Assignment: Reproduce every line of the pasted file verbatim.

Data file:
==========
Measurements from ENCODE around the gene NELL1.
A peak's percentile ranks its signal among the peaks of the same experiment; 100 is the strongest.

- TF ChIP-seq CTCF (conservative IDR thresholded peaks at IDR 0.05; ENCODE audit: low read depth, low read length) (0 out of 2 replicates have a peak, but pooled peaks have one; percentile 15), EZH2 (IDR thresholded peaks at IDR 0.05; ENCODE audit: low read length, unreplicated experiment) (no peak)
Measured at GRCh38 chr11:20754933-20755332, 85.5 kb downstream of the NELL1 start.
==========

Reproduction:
Measurements from ENCODE around the gene NELL1.
A peak's percentile ranks its signal among the peaks of the same experiment; 100 is the strongest.

- TF ChIP-seq CTCF (conservative IDR thresholded peaks at IDR 0.05; ENCODE audit: low read depth, low read length) (0 out of 2 replicates have a peak, but pooled peaks have one; percentile 15), EZH2 (IDR thresholded peaks at IDR 0.05; ENCODE audit: low read length, unreplicated experiment) (no peak)
Measured at GRCh38 chr11:20754933-20755332, 85.5 kb downstream of the NELL1 start.